Finding your hope

Sheep graze at Robinson Barracks. Photo by Bree Hester.

By Chaplain Jack Stumme
U.S. Africa Command

On March 17, many people will observe Saint Patrick’s Day. Most of us are going to wear something green (thank you to the military for taking care of that for a lot of service members!), look for pots of gold at the end of a rainbow, and indulge in green drinks. While Saint Patrick’s Day is fun for us, his own life was much different. But his story can still inspire us.  

At about 14 years of age, Irish pirates kidnapped Patrick from his home village in Roman Britain and took him back to Ireland. There they forced him to herd and tend sheep. It is said that while tending sheep in the lonely Irish countryside, Patrick’s faith began to grow. At around the age of 20, Patrick escaped and traveled to the coast of Ireland where he found sailors who took him back to Britain and his family. We are told that after a few years at home, Patrick saw a vision that called him back to the very people who had enslaved him. Patrick entered into theological studies for the priesthood and on March 25, 433 C.E., he returned to Ireland where he served God and the people of Ireland for 28 years until his death on March 17, 461 C.E. 

  

How can the life of Saint Patrick encourage us today as we grapple with the COVID-19 pandemic fallout?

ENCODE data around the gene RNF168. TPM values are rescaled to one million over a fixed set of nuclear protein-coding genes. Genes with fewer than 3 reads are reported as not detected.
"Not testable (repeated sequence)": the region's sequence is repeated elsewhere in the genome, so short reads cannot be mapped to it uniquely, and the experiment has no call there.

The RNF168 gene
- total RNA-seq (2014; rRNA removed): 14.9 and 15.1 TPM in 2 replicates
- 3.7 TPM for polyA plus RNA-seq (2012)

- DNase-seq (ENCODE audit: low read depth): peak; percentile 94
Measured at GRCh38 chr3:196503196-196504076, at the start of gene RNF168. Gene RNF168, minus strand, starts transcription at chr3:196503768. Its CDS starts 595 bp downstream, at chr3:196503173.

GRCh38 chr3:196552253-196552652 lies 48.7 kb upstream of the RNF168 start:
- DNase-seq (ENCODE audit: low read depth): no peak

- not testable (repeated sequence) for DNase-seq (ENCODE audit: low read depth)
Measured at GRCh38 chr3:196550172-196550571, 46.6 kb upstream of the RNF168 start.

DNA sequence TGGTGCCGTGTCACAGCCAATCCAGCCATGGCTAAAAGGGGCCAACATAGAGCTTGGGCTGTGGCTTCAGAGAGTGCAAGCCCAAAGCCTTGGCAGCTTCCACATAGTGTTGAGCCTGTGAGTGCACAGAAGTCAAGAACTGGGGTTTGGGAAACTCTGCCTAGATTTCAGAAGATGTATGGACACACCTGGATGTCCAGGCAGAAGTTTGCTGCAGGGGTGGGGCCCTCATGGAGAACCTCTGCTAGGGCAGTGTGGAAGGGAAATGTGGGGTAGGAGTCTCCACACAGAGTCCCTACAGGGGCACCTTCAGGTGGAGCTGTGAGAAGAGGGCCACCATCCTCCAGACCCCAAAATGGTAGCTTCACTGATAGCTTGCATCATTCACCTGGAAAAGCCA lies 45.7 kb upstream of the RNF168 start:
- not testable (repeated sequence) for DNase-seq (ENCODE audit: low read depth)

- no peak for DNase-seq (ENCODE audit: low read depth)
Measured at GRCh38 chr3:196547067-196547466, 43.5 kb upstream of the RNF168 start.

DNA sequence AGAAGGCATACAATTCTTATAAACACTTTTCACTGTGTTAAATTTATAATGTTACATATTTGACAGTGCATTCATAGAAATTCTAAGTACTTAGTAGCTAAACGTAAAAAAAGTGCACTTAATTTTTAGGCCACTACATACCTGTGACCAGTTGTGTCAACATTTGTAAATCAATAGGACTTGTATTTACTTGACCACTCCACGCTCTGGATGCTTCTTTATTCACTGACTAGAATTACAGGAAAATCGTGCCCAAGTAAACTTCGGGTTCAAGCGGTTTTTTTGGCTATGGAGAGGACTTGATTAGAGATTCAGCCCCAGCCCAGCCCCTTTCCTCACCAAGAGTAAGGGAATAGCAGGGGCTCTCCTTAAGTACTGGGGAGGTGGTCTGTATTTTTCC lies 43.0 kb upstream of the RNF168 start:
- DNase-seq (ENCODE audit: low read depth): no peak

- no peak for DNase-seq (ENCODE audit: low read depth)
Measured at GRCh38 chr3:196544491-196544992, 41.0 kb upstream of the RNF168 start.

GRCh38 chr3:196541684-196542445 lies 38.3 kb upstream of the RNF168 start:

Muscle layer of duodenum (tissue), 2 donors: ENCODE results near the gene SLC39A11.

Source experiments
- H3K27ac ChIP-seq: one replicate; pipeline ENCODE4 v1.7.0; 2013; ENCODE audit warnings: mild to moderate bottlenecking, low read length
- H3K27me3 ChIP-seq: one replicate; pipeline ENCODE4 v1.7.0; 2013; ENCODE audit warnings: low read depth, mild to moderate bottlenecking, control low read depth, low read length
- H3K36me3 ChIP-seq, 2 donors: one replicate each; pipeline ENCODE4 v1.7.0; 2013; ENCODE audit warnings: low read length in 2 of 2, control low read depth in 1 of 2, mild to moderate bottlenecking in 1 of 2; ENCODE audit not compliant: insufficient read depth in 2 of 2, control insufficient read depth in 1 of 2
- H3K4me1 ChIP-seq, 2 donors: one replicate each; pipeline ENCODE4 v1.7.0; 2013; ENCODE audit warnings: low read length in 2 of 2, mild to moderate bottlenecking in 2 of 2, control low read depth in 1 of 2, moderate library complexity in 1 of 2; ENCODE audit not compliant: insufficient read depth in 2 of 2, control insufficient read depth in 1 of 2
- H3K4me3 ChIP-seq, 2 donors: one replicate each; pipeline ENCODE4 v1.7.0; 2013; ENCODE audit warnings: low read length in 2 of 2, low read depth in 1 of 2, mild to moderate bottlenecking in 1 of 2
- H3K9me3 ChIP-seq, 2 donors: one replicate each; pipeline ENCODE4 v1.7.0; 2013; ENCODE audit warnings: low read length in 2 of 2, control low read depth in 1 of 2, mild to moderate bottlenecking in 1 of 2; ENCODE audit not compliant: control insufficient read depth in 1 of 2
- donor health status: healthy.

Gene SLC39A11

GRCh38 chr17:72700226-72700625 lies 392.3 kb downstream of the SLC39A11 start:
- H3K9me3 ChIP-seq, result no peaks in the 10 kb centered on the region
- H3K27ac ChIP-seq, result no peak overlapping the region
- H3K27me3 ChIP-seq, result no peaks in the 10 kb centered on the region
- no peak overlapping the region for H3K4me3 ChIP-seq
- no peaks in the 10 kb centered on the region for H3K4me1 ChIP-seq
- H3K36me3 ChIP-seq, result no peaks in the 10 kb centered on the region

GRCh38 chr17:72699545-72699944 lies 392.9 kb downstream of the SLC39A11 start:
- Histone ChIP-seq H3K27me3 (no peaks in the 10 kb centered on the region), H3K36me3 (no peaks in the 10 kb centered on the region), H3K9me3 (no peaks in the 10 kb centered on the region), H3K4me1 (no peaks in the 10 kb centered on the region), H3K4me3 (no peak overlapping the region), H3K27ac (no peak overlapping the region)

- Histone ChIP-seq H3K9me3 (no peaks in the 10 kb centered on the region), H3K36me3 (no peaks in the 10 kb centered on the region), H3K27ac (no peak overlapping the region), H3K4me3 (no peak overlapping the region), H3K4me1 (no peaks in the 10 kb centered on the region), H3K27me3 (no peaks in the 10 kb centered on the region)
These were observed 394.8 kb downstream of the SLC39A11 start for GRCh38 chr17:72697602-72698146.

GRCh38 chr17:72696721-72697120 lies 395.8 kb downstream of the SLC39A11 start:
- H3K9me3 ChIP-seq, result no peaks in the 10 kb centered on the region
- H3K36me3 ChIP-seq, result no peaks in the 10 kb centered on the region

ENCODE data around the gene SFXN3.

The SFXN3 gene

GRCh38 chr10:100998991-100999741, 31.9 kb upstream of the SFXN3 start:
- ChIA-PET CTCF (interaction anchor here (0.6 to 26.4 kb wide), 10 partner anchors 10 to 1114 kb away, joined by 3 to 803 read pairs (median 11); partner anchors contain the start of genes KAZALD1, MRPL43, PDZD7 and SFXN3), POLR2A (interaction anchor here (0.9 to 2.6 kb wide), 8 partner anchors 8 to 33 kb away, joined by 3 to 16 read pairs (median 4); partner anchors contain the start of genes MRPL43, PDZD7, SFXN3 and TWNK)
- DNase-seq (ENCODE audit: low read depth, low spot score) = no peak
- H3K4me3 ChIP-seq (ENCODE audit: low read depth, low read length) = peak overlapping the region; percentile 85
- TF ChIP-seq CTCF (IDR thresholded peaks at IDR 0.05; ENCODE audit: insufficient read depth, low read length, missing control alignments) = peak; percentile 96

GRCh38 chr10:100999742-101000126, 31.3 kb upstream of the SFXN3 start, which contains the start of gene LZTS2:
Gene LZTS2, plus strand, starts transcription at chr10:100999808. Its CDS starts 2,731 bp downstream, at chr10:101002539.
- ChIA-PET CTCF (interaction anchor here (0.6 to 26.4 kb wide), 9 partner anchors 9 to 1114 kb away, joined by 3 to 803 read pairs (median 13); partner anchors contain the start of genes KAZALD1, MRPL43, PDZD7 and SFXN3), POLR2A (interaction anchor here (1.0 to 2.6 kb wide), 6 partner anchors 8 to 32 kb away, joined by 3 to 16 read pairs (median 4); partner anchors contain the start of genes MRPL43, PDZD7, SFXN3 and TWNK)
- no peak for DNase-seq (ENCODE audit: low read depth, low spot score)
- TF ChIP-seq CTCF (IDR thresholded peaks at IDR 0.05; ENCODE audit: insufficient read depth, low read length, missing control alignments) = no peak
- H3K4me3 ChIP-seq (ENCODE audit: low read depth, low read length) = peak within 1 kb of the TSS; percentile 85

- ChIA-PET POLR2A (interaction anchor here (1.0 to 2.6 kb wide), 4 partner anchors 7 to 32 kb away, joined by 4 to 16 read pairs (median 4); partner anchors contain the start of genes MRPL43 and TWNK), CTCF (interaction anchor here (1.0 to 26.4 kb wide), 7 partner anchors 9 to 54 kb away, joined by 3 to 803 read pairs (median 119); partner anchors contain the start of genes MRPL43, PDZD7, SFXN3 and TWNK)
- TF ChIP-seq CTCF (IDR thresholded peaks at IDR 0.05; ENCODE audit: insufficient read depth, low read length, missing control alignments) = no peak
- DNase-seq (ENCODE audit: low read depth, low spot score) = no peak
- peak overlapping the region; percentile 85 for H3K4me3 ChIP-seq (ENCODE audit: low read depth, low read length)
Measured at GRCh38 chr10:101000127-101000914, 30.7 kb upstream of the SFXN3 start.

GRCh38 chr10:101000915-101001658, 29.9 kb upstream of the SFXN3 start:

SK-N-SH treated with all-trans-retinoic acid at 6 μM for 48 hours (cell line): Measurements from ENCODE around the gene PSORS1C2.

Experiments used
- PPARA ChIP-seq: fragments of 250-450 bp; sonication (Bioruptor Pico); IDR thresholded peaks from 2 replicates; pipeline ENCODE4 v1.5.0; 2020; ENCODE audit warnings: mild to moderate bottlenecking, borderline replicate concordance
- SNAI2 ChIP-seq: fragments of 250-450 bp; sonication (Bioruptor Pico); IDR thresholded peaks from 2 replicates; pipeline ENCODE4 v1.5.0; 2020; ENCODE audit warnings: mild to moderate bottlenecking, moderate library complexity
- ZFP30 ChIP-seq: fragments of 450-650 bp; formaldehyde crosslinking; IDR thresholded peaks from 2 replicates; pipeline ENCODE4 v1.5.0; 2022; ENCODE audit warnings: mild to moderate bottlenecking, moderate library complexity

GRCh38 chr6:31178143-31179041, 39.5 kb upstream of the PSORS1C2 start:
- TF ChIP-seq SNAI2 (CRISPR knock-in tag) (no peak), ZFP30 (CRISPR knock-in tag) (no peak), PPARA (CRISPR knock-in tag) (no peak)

First, we can see that Patrick never gave up hope, even while herding sheep alone, far from family and home. Hope is such a key ingredient to life! Wherever you are or whatever you are doing, find your hope. It could be in your personal faith or something else, but find hope because it is the key to resiliency. A second way to find encouragement from the example of Saint Patrick is to consider how he took a trying situation in his life and used it ultimately for good. Instead of harboring bitterness, he cared for hiformer captors and returned to help them. He did not focus on the past, but looked to the future. 

 

Perhaps Saint Patrick’s experience was similar to that of Col. Nick Rowe, who was a prisoner of war for five years in Vietnam. Col. Rowe wrote, “The enemy will never realize how much I thank them for taking everything material away from me and reducing me to the point where I didn’t have anything but faith in God. I had a chance to look at myself and realize that you can do things you never realized were possible.” 

  

This March, don’t let COVID-19 or anything else keep you down. Rather, find your hope and look for opportunities to do good around you, just as Saint Patrick did. You too will find things you never realized were possible. And you don’t even need a lucky four-leaf clover. Happy Saint Patrick’s Day!